The Multiplex in India: A Cultural Economy of Urban Leisure

Front Cover
Routledge, Dec 17, 2009 - Social Science - 244 pages

During the decade of its existence in India, the multiplex cinema has been very much a sign of the times – both a symptom and a symbol of new social values. Indicative of a consistent push to create a ‘globalised’ consuming middle class and a new urban environment, multiplex theatres have thus become key sites in the long-running struggle over cultural legitimacy and the right to public space in Indian cities.

This book provides the reader with a comprehensive account of the new leisure infrastructure arising at the intersection between contemporary trends in cultural practice and the spatial politics that are reshaping the cities of India. Exploring the significance, and convergence, of economic liberalisation, urban redevelopment and the media explosion in India, the book demonstrates an innovative approach towards the cultural and political economy of leisure in a complex and rapidly-changing society.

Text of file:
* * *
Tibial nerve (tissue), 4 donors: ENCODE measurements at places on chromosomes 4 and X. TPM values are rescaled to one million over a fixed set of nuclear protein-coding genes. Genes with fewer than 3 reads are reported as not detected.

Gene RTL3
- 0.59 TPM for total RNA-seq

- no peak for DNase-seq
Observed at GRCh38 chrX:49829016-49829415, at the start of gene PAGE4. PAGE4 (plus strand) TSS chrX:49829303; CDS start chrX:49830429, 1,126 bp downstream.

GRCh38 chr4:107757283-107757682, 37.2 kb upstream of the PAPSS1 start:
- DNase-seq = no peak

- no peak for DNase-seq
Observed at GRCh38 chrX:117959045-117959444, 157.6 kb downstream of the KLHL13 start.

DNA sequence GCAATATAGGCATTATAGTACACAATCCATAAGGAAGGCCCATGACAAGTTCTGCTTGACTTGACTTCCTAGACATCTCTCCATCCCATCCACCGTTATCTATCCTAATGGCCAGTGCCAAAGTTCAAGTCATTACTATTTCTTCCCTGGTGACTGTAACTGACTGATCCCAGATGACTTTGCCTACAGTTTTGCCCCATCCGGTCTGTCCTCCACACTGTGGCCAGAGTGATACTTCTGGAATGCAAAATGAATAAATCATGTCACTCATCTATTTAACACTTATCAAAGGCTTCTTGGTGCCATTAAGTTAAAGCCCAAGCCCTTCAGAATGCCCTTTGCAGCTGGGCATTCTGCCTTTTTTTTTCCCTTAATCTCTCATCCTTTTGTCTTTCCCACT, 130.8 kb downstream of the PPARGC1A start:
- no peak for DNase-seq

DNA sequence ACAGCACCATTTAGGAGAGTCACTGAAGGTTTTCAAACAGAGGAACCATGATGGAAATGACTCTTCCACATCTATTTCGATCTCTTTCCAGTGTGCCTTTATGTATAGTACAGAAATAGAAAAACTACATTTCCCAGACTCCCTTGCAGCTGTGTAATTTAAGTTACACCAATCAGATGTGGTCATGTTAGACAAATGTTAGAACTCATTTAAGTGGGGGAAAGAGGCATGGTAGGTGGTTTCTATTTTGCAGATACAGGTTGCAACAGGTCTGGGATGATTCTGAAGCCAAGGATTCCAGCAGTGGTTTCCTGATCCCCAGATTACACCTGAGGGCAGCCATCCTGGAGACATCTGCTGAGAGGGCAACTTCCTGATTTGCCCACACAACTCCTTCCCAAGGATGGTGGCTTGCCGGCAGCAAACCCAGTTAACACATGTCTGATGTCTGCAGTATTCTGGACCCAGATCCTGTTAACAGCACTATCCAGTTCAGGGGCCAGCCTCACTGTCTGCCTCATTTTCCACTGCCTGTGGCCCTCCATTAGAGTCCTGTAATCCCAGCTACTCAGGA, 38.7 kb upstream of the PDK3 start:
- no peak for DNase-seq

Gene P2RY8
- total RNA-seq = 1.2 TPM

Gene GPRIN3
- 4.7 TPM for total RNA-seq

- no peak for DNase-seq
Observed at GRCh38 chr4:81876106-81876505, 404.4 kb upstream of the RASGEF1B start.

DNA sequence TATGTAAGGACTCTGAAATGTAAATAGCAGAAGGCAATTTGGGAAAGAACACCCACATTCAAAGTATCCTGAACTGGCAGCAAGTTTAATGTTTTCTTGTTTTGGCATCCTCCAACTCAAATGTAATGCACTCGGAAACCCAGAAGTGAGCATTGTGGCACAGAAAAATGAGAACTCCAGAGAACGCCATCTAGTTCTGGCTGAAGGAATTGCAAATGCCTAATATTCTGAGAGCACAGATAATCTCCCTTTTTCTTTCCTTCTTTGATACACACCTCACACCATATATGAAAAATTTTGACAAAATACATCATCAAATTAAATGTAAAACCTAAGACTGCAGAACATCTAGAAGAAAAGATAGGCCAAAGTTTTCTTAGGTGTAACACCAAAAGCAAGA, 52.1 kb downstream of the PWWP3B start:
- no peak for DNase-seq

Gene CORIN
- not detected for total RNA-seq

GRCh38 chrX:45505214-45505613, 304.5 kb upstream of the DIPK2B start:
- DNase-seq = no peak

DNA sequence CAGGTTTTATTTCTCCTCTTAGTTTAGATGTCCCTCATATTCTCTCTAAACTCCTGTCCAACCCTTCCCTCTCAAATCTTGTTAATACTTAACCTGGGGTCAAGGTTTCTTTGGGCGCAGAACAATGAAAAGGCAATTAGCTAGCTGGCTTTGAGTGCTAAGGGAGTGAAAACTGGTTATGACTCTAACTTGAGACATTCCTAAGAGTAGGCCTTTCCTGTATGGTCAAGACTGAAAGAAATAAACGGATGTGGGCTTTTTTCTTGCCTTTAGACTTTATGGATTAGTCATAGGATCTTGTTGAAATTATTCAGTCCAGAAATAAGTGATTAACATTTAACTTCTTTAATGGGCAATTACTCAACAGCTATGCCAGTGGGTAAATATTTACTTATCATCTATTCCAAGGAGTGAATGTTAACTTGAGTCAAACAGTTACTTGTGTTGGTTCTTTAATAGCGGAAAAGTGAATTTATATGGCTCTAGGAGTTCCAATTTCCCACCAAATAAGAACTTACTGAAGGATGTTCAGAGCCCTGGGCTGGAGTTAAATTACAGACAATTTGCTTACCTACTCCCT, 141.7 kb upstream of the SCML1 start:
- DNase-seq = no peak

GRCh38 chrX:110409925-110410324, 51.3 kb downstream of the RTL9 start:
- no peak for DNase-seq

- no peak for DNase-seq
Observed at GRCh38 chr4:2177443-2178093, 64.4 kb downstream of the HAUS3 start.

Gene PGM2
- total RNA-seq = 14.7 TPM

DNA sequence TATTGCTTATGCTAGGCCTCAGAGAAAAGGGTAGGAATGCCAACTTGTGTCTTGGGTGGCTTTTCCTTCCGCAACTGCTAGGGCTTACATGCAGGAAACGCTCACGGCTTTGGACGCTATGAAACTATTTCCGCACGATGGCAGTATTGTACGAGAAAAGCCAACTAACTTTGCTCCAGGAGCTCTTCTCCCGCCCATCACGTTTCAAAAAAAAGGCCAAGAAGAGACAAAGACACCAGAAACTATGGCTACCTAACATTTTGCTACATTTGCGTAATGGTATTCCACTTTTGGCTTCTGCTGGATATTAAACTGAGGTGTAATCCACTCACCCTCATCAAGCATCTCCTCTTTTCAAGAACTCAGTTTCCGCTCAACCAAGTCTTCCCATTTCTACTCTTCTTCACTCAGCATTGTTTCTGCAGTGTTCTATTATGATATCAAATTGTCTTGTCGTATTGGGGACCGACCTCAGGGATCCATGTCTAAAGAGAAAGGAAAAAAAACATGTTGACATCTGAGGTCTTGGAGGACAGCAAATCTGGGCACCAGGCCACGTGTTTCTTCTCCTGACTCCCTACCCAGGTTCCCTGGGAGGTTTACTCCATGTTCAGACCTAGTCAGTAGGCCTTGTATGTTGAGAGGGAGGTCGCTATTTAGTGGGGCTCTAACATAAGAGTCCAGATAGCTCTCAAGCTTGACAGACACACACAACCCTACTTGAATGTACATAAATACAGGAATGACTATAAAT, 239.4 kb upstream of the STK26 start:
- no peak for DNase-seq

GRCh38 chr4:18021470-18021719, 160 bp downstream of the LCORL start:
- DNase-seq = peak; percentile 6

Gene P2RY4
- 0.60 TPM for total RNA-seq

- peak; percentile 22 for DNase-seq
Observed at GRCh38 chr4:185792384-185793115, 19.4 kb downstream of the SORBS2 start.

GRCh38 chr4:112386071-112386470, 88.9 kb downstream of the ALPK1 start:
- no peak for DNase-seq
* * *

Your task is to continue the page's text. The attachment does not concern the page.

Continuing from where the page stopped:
Key arguments are supported by up-to-date and substantive field research in several major metros and second tier cities across India. Accordingly, this book employs analytical frameworks from Media and Cultural Studies, and from Urban Geography and Development Studies in a wide-ranging examination of the multiplex phenomenon.


What people are saying - Write a review

We haven't found any reviews in the usual places.


List of illustrations maps and tables viii
A public history 22
Film exhibition and the economic logic of the multiplex 47
Assessing the geography of opportunity 73
The infrastructure of urban leisure 100
An environmental model 128
The social imagination of the multiplex public 161
Screening the multiplex 190
The multiplex and the leisure economy 213
References 225

Other editions - View all

Common terms and phrases

About the author (2009)

Adrian Athique is lecturer in media at the department of Sociology, University of Essex. His research interests include film exhibition in South Asia, unofficial networks of media distribution, new media technologies and the transnational reception of media in Asia – all of these part of a wider interest in cultural sociology, geography and history.

Douglas Hill is a lecturer in Development Studies in the department of Geography at the University of Otago, New Zealand. His research engages with comparative political economy, especially in South Asia.

Bibliographic information